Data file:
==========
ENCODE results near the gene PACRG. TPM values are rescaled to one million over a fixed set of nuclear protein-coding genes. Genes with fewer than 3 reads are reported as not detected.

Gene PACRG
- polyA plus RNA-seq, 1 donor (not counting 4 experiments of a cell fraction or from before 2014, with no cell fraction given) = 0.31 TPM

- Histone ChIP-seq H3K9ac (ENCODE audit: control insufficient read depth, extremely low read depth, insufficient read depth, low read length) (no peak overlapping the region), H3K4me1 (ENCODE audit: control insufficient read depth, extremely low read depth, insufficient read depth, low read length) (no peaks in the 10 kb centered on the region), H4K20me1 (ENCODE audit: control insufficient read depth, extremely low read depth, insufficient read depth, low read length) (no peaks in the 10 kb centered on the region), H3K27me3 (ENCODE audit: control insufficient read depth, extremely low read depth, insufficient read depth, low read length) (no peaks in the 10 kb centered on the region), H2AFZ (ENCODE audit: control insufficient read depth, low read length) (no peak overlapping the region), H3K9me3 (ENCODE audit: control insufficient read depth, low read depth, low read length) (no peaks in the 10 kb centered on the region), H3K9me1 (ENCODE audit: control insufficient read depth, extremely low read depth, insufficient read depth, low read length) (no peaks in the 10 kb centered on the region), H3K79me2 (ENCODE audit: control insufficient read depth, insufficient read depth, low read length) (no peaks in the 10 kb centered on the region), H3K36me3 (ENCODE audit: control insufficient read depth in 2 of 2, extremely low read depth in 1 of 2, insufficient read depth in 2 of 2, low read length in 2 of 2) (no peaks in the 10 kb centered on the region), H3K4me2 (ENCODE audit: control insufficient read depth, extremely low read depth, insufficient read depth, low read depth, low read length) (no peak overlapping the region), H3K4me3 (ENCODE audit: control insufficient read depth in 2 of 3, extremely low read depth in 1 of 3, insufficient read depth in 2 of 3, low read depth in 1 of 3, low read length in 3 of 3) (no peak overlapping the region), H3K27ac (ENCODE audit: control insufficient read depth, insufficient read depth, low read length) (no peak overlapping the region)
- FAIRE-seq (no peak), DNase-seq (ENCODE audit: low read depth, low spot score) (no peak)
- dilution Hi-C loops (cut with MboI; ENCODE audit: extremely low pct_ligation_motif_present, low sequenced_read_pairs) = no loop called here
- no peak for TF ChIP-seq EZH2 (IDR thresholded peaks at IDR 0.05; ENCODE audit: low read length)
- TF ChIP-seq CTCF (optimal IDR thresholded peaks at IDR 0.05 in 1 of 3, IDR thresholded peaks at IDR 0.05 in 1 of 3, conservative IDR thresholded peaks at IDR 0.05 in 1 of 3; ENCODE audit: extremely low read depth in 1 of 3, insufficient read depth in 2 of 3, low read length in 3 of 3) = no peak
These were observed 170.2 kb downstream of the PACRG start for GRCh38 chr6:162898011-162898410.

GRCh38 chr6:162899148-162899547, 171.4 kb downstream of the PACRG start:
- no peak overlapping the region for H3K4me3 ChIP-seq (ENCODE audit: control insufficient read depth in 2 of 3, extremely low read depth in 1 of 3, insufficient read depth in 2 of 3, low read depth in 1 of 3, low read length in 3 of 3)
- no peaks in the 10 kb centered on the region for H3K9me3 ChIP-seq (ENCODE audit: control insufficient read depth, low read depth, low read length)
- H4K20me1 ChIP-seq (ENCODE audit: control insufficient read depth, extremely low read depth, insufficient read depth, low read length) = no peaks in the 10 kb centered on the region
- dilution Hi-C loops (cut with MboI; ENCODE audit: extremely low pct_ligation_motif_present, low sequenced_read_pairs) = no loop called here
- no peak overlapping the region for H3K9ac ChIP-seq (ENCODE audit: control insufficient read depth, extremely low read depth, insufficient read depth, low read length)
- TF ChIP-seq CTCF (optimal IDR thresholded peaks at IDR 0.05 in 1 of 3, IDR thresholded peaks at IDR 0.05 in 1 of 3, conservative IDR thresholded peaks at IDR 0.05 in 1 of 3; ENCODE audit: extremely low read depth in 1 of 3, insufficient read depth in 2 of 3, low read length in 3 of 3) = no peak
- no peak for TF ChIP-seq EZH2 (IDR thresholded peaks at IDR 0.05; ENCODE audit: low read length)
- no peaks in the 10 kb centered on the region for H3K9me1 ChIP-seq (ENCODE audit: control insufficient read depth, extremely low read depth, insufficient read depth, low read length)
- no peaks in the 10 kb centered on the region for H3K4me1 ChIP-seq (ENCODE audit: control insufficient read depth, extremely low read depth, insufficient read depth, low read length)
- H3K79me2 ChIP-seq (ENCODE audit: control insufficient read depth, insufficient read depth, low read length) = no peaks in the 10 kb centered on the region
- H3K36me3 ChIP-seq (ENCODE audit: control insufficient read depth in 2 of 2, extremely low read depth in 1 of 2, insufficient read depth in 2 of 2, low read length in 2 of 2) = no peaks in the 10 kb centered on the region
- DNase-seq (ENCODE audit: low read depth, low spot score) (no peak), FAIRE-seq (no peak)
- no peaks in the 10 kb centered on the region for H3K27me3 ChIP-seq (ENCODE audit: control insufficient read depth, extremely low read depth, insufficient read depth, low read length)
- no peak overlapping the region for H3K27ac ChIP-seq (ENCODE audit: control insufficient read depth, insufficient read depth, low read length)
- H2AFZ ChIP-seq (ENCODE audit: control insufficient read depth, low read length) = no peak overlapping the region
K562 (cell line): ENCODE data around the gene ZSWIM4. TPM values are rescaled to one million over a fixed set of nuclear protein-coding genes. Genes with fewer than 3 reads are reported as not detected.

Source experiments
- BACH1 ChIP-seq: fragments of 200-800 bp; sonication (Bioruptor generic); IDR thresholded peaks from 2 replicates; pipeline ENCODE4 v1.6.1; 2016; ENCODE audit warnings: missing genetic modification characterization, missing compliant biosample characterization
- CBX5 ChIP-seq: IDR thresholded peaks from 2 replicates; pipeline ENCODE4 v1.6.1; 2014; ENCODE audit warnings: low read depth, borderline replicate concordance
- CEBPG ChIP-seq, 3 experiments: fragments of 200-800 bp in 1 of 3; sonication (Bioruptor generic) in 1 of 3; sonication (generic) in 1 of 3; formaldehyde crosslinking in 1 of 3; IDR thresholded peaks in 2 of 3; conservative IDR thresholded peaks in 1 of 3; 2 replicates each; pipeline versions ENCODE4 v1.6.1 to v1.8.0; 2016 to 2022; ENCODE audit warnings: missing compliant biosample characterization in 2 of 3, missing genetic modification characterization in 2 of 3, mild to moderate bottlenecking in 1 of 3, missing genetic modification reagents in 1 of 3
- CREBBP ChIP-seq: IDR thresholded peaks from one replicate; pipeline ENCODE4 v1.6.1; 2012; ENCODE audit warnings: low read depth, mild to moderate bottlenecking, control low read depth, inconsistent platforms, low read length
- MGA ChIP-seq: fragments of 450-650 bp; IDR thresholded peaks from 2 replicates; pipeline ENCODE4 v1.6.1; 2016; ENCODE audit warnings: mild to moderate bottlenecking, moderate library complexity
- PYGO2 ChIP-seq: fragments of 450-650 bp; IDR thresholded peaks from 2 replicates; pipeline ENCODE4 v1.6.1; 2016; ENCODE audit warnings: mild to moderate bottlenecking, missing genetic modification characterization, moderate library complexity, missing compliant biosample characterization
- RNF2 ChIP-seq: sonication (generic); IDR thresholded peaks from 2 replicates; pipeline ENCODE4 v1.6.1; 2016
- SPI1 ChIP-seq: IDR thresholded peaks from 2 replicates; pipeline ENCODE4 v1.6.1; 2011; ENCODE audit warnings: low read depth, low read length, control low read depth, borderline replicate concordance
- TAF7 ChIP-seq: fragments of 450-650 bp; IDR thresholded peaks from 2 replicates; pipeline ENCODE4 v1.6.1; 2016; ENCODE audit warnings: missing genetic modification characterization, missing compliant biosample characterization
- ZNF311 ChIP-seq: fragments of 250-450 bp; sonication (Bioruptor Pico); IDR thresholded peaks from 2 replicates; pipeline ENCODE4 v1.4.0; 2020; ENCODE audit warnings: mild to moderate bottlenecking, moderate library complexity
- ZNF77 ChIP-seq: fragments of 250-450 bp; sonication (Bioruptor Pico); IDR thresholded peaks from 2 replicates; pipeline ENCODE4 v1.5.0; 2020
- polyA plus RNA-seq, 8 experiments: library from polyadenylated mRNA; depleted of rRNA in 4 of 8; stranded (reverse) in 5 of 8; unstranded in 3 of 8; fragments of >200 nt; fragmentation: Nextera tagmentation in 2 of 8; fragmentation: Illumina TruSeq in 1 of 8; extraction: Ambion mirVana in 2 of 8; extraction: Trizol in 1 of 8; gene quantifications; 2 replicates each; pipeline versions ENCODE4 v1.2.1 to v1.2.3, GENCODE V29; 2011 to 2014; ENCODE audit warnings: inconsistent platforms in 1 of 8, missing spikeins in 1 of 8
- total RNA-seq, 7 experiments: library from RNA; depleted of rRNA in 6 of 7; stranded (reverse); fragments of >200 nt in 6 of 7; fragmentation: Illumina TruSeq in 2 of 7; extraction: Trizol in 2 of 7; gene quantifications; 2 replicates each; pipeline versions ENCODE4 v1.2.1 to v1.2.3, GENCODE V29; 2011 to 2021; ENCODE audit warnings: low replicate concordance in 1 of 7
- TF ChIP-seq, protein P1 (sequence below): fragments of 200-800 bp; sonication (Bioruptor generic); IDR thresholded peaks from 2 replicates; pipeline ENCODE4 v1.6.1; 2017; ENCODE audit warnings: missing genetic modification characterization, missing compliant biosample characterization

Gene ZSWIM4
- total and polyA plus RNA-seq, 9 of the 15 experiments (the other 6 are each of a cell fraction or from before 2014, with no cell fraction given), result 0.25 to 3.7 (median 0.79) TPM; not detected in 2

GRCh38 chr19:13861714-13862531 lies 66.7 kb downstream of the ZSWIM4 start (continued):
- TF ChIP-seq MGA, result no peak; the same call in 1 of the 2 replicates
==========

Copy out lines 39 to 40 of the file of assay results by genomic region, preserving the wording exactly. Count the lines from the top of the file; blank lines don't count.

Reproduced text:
- polyA plus RNA-seq, 8 experiments: library from polyadenylated mRNA; depleted of rRNA in 4 of 8; stranded (reverse) in 5 of 8; unstranded in 3 of 8; fragments of >200 nt; fragmentation: Nextera tagmentation in 2 of 8; fragmentation: Illumina TruSeq in 1 of 8; extraction: Ambion mirVana in 2 of 8; extraction: Trizol in 1 of 8; gene quantifications; 2 replicates each; pipeline versions ENCODE4 v1.2.1 to v1.2.3, GENCODE V29; 2011 to 2014; ENCODE audit warnings: inconsistent platforms in 1 of 8, missing spikeins in 1 of 8
- total RNA-seq, 7 experiments: library from RNA; depleted of rRNA in 6 of 7; stranded (reverse); fragments of >200 nt in 6 of 7; fragmentation: Illumina TruSeq in 2 of 7; extraction: Trizol in 2 of 7; gene quantifications; 2 replicates each; pipeline versions ENCODE4 v1.2.1 to v1.2.3, GENCODE V29; 2011 to 2021; ENCODE audit warnings: low replicate concordance in 1 of 7